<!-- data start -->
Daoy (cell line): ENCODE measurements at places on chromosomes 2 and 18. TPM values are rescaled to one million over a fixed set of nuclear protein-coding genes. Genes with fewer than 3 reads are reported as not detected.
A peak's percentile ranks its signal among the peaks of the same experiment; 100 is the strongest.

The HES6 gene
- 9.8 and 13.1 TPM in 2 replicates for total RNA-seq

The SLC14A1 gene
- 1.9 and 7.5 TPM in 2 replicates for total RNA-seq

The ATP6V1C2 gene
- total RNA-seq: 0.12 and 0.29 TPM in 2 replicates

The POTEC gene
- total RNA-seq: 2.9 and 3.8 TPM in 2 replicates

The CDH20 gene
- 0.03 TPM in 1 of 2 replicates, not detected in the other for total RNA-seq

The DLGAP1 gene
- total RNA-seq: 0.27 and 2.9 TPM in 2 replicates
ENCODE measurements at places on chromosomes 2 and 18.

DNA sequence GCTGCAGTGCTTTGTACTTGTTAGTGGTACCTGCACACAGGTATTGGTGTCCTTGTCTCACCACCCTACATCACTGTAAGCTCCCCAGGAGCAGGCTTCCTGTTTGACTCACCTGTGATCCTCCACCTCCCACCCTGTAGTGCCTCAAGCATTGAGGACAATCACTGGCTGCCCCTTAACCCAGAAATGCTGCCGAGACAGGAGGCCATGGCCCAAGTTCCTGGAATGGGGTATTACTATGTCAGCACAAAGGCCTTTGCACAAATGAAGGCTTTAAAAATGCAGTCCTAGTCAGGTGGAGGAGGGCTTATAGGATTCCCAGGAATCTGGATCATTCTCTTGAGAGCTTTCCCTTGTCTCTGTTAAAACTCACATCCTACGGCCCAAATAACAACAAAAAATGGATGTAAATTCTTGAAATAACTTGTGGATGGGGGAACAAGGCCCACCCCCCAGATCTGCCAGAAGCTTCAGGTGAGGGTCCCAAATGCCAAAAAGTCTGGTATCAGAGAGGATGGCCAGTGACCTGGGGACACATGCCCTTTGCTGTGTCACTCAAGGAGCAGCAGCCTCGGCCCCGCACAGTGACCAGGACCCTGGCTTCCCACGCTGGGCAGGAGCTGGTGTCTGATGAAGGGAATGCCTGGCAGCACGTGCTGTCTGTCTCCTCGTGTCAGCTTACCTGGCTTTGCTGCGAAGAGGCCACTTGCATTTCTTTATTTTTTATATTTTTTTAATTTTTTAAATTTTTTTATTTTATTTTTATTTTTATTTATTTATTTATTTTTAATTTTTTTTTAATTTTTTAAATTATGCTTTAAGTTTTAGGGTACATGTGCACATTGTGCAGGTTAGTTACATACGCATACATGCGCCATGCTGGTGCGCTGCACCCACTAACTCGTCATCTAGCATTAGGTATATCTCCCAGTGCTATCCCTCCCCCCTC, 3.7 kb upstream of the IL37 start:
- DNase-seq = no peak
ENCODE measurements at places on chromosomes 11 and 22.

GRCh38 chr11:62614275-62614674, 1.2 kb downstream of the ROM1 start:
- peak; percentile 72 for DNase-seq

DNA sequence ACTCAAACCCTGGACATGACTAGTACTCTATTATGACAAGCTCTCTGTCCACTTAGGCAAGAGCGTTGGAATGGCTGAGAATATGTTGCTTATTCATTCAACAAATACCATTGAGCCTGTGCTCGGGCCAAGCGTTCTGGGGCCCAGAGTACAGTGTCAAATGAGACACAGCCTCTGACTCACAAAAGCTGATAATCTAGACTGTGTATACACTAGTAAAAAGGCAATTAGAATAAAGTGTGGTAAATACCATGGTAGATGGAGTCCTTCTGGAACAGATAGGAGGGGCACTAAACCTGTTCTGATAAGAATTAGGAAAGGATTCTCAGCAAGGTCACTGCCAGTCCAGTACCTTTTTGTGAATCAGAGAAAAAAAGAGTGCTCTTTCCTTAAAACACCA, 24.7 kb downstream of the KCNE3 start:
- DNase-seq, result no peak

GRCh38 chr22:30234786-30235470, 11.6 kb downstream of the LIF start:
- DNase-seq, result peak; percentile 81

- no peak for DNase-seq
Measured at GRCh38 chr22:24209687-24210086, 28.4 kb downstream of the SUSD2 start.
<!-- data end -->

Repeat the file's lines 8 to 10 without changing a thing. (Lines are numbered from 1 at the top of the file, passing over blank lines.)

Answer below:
- total RNA-seq: 0.12 and 0.29 TPM in 2 replicates

The POTEC gene
- total RNA-seq: 2.9 and 3.8 TPM in 2 replicates